At the turn of the last century nearly every school was equipped with chalkboards. They had replaced the individual slate boards students had previously used. The boards were black in color and became known as blackboards even after the color was changed to green in the 1960’s. For over a century they and a piece of chalk were the major tools teachers used to inform students of new information, remind them of upcoming events, (Who could forget the box in the corner of the chalkboard that told us about upcoming tests or homework assignments?) and of course there was always board work to answer math problems.
By the 1960’s technology began to affect education and slowly change the way information was presented to students. The advent of film, slide projectors, and the overhead even affected the way schools were built. Prior to the 1960’s schools were built where every classroom had windows, but as audio visual equipment became more popular new schools had fewer and fewer windows. By the 1970’s many schools limited windows to the entrances and common areas. When Alberta began to refurbish schools they added atrium like structures but most individual classrooms remained windowless.
When the overhead projector was introduced it had an immediate effect on the way teachers provided information to their students. It was not that the content of lessons had changed but now teachers could provide information to students by looking at them instead of turning their back when writing on a blackboard. This reduced a student’s opportunity to cause discipline problems and increased learning opportunities.
Dr. Edgar Dale developed what he called the cone of learning which stated that after two weeks we only remember 10 percent of what we read, 20 percent of what we hear, 30 percent of what we see, however we remember 50 percent of what we see and hear. As a result for nearly thirty years the overhead became a key tool teachers used to instruct students.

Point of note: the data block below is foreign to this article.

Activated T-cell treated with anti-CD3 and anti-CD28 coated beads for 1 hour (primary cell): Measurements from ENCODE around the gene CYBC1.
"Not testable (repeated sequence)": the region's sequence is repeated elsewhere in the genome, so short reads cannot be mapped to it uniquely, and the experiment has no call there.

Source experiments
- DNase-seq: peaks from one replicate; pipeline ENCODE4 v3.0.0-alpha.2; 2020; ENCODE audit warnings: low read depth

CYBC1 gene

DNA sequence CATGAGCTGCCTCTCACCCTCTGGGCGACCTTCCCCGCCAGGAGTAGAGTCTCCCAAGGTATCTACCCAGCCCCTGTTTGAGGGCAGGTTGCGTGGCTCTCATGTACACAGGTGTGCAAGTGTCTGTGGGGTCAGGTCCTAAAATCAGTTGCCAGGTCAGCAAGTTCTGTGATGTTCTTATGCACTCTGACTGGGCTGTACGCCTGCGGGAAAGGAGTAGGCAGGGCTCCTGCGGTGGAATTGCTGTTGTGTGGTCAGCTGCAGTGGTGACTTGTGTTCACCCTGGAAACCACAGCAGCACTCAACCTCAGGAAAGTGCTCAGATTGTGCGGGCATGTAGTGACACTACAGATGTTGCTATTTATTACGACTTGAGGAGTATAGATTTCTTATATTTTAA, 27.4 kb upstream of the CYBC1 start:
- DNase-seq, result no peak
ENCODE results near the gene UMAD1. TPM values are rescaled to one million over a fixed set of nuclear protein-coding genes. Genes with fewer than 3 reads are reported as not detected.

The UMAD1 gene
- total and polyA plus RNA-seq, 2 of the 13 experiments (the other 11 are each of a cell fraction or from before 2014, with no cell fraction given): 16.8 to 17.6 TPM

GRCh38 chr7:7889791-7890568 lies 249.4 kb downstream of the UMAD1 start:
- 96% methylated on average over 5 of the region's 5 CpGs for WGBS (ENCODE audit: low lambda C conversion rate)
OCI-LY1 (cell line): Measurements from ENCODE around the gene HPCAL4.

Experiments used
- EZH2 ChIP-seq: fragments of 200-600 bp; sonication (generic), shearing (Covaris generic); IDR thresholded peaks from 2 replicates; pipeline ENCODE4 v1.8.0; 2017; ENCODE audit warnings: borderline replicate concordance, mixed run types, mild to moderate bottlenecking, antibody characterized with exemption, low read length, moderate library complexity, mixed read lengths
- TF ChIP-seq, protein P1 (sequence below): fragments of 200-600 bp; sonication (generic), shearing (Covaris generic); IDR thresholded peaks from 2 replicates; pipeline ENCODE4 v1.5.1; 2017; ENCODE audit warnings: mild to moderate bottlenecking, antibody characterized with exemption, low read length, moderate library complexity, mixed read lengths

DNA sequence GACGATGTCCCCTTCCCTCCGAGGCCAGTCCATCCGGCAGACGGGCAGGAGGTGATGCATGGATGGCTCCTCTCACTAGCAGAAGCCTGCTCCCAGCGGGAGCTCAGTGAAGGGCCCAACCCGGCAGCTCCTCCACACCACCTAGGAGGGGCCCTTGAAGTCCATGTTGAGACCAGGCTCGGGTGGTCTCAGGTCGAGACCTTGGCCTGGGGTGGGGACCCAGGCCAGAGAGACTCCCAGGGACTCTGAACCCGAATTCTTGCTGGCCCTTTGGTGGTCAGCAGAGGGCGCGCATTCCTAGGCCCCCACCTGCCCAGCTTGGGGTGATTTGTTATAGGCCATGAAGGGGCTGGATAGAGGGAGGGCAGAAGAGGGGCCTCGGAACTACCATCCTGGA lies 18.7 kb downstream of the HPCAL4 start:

In the 1990’s the computer began to make major inroads into schools and by the middle of the decade an Alberta based company had figured out how to apply computer and Internet technology to a white board and the Smart Board was born.
Today a teacher can bring the world to their students. In Biology it is not uncommon for students to watch an amoeba engulf a diatom without the need of microscopes. Students that have difficulty in dissecting can now do it with the use of the smart board without worrying about making a mess.
In Social Studies a teacher can use the smart board to have students watch an archeological dig in China, or talk to an adventurer in Central America, or a politician in Ottawa.
An English teacher can develop templates to help students write essays, poems, or short stories. Authors, poets, and playwrights can be interviewed right in the classroom.
Today Smart boards are no longer rolled into the classroom on wheels. They have replaced the blackboard and are connected directly to a projector and a computer. They also can be used as a traditional board where one can write on the board, do math skills, and leave messages.
Unlike the traditional blackboard teachers have to be trained in the use of a Smart Board in order to understand all the capabilities of the board.
To the uninitiated visitor to a modern day classroom the only change one might see is that the color of the blackboard had changed to white. But, if that individual were to sit in on a class in session they would soon realize that the “white” board is no longer something just to write on but a window to the world around us.
It is an Alberta company that first began to manufacture Smart Boards called Smart Technologies
They currently provide 47% of all smart boards worldwide…